So Romney’s plan shifts the tax burden to the poor and what they can’t absorb will go to the deficit. See, this is why I refuse to accept the framing that Republicans are anti-tax, fiscal conservatives. A fiscal conservative pays their bills – they don’t run around expecting something for nothing. They don’t refuse to pay their share while expecting the poor to make it up by paying more than their fair share.

Romney’s plan makes the Bush tax cuts permanent, but does NOT INCLUDE the tax cuts/credits to the middle class and poor that President Obama attached.

Romney’s plan cuts taxes on corporations by 30%. I would argue that corporate tax rates are somewhat meaningless in a debate on the deficit, since the largest corporations rarely actually pay the stated tax rate. Unless we are discussing effective tax rates and addressing corporate loopholes, we’re not addressing the problem, but at any rate, lowering corporate income taxes even further is hardly a way to lower the deficit.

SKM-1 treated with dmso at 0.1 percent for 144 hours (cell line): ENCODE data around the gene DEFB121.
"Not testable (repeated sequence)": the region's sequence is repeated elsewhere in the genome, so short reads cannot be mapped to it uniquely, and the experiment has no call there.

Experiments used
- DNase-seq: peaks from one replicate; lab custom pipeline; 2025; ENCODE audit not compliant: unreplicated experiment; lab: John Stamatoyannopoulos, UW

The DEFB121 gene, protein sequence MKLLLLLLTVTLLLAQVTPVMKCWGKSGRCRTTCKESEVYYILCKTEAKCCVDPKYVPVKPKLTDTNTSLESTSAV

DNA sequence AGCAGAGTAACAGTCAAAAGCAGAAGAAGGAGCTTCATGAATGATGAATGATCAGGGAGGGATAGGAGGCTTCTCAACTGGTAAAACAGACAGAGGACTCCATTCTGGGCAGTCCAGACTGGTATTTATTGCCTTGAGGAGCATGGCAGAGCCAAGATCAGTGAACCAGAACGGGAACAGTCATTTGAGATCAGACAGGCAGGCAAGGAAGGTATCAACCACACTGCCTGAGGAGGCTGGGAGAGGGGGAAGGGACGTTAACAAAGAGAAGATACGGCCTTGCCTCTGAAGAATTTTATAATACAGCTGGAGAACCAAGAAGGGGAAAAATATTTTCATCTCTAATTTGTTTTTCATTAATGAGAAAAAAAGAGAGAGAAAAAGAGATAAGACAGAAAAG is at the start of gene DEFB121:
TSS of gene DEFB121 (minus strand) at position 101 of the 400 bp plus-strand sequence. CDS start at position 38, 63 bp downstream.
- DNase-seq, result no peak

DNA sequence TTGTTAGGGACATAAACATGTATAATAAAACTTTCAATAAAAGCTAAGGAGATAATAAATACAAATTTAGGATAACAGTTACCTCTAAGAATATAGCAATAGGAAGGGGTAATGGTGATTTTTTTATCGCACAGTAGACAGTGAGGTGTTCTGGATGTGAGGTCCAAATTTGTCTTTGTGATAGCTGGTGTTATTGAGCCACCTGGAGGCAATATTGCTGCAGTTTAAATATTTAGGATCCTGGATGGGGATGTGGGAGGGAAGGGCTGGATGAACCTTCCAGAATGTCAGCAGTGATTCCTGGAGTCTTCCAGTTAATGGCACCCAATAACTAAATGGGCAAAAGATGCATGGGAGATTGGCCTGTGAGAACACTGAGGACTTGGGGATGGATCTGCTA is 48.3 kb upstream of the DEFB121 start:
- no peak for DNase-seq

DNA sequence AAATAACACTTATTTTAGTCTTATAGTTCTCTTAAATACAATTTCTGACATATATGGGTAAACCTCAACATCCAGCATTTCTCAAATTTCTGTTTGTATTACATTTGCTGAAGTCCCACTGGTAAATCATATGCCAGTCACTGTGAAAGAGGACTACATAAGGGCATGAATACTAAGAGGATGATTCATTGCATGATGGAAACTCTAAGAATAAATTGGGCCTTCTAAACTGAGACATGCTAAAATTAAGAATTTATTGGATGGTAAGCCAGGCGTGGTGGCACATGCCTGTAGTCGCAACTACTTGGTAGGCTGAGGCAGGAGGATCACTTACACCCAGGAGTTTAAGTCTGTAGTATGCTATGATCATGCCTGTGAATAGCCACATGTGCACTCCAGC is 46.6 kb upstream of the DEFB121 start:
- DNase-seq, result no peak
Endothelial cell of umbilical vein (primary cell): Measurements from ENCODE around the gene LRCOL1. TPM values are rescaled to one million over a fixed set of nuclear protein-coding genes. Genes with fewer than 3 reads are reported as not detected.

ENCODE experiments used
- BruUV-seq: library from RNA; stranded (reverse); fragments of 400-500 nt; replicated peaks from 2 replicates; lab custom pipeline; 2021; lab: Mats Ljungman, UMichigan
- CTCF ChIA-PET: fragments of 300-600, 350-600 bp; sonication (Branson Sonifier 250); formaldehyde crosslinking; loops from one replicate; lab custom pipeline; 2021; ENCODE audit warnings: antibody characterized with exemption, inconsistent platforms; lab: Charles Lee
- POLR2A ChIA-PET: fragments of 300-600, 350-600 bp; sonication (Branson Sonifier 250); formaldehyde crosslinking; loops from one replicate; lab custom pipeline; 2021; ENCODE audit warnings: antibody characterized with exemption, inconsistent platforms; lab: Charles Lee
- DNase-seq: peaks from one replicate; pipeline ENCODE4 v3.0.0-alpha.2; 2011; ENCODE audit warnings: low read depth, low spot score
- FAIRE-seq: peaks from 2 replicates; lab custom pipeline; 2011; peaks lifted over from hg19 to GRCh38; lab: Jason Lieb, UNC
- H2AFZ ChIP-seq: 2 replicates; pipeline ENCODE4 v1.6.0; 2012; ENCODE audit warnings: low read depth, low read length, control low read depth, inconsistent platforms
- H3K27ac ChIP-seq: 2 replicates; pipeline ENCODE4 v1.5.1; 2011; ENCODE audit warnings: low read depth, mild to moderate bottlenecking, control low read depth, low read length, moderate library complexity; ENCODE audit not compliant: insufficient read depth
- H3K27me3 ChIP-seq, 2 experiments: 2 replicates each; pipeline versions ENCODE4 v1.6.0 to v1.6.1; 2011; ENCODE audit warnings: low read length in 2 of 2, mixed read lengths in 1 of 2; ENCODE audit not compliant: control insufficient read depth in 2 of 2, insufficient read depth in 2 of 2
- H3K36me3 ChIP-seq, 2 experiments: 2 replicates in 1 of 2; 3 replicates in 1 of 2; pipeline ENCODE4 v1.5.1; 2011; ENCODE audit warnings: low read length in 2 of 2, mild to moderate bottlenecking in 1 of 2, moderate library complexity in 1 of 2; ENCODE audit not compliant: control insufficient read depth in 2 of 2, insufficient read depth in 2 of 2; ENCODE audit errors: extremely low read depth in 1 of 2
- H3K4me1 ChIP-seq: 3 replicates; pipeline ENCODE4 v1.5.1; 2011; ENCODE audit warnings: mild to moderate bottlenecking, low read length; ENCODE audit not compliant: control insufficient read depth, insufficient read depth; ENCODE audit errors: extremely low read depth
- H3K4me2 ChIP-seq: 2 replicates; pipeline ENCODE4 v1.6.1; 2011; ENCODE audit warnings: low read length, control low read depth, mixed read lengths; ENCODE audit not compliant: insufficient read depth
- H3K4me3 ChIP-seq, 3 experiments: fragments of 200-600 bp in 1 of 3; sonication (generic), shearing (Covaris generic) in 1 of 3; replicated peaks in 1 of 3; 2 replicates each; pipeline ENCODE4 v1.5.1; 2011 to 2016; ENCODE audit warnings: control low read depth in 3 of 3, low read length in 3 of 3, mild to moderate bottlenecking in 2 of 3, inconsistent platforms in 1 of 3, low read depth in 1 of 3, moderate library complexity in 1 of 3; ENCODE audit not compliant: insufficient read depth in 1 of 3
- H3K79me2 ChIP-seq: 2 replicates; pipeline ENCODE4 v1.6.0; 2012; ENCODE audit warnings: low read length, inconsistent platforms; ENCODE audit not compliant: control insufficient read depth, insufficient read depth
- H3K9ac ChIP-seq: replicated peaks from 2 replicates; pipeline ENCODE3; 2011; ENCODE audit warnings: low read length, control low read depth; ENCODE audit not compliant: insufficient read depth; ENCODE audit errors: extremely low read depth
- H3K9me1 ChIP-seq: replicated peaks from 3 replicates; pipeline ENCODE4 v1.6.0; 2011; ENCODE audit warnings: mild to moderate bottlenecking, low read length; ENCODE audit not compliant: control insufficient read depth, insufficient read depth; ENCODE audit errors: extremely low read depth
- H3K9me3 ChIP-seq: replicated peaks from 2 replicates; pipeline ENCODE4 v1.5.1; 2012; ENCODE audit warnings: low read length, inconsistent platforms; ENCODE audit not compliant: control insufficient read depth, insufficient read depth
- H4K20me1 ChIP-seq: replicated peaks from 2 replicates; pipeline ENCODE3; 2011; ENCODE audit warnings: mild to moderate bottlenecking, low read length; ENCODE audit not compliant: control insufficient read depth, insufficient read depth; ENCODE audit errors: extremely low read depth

It’s fair to say that Romney’s plan benefits you if you make over $1 million. You will get a tax cut that is significant enough to matter at $1 million in income. Middle class folks would save an average of $512 a year – yes, that might be a tax break, but when you take into account other Republican “ideas” (see above House GOP plan), this could actually easily turn into a tax increase on the middle class with a Republican majority. Dead to rights, Romney’s policy admits to raising taxes on the poor, and House Republicans’ plan admits to raising taxes on middle class. Raising taxes on some people does not equal tax cutting status, unless we only count the rich. Is that the disconnect?

So long as we keep allowing Republicans to define themselves as anti tax, we aren’t having a real debate about the issue at hand.